PM: It’s quite profound and incredible to know the depth of which music education can change the potential of a person. The Arkansas Youth Orchestras are the main way that we connect with a lot of young people. We have four youth orchestras right now that students from all over Arkansas are represented in. It’s a growing program that allows students, particularly those who might come from school districts or homeschooling that don’t have access to an orchestra, to have an ensemble experience. And those who do come from a school with a band, they have that additional experience maybe at a higher level, working with similarly committed and talented young artists. The Arkansas Symphony Orchestra has such a myriad of programs, between the Youth Orchestra, the Children’s Concerts, the ASO Quartet Demos all around the state, and then our musicians do classes and coaching at programs around the state. Ultimately the goal of all our education programs is not to build future audience members to buy tickets. It’s to increase the chance that a young person will take up an instrument and ultimately have music as a daily part of their life. It’s not even to create the next generation of professional musicians. It’s just to create the next generation of great, whole successful people who have daily art experiences built into their early childhood.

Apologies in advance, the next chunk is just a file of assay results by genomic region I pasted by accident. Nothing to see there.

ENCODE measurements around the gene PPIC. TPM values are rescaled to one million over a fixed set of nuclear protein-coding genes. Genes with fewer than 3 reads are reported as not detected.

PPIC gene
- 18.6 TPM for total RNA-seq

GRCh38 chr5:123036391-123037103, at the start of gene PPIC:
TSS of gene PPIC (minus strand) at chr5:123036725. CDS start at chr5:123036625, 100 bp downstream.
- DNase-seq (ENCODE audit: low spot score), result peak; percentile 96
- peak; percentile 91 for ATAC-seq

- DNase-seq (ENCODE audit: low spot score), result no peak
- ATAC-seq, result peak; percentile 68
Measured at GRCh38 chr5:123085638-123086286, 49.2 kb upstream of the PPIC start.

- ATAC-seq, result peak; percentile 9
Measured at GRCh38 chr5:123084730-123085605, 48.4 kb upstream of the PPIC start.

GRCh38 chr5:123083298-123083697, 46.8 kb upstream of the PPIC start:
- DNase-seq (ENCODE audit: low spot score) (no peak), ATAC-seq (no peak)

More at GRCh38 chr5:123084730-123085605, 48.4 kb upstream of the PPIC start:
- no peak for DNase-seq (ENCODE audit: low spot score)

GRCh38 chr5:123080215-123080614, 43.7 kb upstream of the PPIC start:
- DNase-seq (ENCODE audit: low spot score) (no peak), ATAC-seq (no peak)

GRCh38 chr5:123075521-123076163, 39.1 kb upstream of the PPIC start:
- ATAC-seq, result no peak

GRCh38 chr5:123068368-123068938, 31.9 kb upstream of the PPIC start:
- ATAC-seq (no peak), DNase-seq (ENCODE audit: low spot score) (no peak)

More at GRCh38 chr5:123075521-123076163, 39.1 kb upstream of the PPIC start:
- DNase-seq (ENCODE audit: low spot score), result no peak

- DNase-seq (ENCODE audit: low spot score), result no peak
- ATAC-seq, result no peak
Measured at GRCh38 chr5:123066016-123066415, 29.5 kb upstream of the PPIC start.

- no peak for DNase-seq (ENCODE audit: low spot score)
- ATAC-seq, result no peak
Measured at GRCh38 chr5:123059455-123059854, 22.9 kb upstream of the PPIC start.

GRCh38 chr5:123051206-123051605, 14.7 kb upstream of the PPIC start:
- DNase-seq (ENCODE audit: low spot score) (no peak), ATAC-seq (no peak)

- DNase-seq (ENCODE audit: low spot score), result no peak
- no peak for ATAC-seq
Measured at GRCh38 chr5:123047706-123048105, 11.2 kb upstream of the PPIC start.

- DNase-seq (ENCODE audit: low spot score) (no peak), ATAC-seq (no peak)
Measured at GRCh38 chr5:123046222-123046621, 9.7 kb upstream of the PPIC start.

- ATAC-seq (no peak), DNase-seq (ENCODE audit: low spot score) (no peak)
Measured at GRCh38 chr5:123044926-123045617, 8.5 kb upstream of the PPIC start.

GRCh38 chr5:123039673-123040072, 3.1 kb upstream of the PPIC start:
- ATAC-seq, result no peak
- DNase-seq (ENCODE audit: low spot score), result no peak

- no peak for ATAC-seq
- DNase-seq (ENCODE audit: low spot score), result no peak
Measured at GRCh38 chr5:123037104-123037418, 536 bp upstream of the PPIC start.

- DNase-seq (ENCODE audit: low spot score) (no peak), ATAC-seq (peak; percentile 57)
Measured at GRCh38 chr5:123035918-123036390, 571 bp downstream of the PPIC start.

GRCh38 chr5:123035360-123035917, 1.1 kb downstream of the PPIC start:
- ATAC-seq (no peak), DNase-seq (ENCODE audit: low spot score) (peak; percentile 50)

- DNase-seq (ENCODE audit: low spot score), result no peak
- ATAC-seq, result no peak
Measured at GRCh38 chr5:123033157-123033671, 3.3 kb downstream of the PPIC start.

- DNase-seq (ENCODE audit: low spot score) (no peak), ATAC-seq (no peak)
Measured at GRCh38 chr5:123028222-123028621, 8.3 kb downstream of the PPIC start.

TM: From a parent’s perspective—yes, I’m a little bit biased because we’re professional musicians and this is our life—but we hope to raise a well-rounded individual. Of course, there are plenty of statistics about learning an instrument affecting math skills. But we’re also hoping to raise a well-rounded individual who has a soul. I do have to say that it’s the complexity of music that really develops the mind and widens people’s horizons. It’s like eating different food—it expands your palate. Why is reading so important? If you can’t travel somewhere, you can read a book. I think music does the same thing for the soul and the same thing for the mind.